Spartans Forever

Sunday, March 10, 2013

Strangers Helping Strangers

The day started out with threatening skies and a promise of a rainy day, but we had to go.  The advantage of a self contained trip is suppose to be if the weather is not cooperating you don't have to go.  However, we have reservations at a plantation in St, Francisville.  It seems that at the time we would probably be there their biggest festival and fund raiser of the year is happening.  It is the Audoubon Pilgrimage.  Without reservations there will be no room at the in.  So we started out.  Fortunately, when the heavens opened up we were near a quick stop,  The manager had no problem with us camping out there for an hour or so.  When the rains slowed, we took off.  Each of our rain gear seemed to be adequate for each of us.  It really was a stroke of luck that we found shelter.  Sheltered spots were few and far between on today's ride.
Our next helpful person happened at lunch.  Well, this was not so helpful but the person really meant well.  We have found  on our cycling adventures that people always want to give you route advice.  Of course these people really know the area but have no idea about bikes.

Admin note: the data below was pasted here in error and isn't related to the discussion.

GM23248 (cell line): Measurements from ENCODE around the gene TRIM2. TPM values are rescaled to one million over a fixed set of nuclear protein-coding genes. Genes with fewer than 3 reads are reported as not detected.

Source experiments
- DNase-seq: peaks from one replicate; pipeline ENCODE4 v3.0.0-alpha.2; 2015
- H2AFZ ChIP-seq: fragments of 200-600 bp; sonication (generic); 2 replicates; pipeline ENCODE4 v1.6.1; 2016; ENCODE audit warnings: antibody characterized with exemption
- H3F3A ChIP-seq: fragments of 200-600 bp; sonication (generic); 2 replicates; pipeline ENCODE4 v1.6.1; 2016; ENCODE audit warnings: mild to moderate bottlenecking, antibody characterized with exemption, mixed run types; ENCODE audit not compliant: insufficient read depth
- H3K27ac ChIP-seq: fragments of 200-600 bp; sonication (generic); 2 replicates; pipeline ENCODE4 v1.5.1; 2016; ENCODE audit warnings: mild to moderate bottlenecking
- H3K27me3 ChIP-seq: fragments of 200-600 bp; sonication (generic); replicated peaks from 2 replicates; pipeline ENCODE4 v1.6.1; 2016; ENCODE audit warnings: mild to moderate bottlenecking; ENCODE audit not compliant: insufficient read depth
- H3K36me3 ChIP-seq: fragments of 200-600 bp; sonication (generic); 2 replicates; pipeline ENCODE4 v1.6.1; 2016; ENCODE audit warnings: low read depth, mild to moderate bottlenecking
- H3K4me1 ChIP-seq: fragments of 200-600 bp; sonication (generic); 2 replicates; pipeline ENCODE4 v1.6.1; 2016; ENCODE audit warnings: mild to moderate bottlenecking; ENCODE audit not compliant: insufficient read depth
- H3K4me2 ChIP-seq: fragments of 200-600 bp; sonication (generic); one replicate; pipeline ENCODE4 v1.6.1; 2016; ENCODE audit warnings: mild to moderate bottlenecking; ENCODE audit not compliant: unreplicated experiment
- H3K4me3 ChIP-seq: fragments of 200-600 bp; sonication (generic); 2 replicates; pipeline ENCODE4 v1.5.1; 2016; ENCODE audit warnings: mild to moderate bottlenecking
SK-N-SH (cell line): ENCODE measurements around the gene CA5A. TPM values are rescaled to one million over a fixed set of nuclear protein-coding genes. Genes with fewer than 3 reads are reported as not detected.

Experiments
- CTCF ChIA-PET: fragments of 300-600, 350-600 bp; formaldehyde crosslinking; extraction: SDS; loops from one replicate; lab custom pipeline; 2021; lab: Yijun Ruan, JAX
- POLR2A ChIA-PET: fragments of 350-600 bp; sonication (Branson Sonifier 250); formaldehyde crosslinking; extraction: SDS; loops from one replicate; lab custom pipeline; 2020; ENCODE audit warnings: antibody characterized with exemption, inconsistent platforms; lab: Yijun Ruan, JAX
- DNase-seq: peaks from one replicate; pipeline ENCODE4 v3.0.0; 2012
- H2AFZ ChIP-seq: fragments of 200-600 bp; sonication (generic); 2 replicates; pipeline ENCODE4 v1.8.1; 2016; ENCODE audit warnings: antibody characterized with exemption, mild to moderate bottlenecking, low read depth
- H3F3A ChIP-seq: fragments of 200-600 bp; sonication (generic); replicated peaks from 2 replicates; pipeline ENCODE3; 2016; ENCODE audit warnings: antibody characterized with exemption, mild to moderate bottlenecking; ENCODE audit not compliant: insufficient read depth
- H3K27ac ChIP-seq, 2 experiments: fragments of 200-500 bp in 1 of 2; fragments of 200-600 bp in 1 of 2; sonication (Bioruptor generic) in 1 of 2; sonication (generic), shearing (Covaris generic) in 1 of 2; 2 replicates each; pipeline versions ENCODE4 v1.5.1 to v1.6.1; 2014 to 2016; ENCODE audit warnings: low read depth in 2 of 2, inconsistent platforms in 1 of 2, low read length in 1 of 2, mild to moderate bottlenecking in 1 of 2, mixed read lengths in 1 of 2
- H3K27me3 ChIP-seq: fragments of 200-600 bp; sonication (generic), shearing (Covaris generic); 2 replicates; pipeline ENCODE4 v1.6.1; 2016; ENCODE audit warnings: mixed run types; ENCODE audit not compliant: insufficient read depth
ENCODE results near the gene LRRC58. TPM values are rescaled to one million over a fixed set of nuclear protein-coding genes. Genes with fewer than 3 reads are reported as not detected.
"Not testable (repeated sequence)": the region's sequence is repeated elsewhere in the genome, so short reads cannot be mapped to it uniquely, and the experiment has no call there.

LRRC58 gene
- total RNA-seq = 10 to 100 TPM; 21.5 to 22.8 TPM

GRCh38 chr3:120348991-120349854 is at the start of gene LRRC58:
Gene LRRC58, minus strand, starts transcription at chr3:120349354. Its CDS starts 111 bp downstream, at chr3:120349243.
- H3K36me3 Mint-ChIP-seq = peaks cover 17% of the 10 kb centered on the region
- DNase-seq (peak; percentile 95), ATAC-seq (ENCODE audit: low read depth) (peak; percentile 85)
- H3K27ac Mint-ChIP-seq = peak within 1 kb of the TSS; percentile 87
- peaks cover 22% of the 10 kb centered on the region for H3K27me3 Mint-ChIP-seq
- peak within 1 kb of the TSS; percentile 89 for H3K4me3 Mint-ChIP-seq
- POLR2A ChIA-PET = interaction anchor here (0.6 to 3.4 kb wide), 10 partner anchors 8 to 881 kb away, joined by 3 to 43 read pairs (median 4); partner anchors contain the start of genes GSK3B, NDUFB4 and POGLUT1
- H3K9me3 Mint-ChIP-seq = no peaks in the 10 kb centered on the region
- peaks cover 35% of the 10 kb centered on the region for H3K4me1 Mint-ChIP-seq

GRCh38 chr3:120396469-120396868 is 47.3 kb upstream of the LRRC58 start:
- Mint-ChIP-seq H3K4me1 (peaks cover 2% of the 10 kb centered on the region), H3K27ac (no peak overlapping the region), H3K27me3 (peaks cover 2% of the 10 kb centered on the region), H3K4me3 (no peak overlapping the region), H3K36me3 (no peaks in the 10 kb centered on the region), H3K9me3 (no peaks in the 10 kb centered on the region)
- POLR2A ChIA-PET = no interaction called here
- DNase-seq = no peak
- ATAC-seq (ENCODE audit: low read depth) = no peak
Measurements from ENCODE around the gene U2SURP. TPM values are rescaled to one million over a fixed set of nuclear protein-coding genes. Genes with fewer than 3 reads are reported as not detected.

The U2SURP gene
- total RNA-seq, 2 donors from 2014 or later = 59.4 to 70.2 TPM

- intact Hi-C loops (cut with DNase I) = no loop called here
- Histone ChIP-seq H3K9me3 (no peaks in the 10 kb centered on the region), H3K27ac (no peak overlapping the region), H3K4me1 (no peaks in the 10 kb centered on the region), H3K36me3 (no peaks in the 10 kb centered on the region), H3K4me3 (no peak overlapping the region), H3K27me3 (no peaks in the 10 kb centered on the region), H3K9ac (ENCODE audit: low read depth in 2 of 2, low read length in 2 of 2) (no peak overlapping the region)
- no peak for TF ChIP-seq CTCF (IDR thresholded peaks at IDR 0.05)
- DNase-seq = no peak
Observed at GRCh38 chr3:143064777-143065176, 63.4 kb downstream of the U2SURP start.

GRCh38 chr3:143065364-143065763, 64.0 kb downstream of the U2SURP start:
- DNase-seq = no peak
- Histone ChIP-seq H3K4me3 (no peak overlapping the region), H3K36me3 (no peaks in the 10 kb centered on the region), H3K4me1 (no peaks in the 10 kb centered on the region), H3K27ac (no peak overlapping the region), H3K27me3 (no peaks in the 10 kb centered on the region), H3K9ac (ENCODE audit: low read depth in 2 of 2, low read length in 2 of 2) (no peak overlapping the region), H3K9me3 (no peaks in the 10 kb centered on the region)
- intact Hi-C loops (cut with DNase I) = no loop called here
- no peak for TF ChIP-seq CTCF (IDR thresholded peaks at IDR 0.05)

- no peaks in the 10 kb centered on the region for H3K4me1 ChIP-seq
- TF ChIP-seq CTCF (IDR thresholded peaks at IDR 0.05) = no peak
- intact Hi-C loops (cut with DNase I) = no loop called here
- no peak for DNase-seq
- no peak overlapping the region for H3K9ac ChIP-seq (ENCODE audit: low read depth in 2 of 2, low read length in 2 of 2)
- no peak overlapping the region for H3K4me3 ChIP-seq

After lunch we took off again down a road, which turned out to be the wrong direction.  A man who had been filling his truck saw what we were doing and came down the road after us, because the only place this road was going was to the oil fields.  He asked where we were going and steered us in the right direction.  He then turned around and went the direction he was sending us.  For those of you who don't know roads to oil fields are not good and particularly bad in wet weather.
The next rather colorful person to help us was Ricky.  Some of us were stopped along the road waiting for Doug to deal with a flat.  He offered to go get Doug, water, overnight lodging in the community church if needed.  When we did not need these things he offered to go up the road and have relatives restrain their dog (all or part  pit bull).  He said the dog liked legs.  We like ours too.  So he was very pleased that he could do something for us.
We also learned some local history in Batson.  This town during the 30s had 80,000 people.  Today probably not 500.  Some of the structures we passed I believe were remnants of that era.
Today's ride was really remote through the Big Thicket National Preserve.  Tomorrow we will enter Louisiana.  Looking forward to a crawfish boil dinner tomorrow night.

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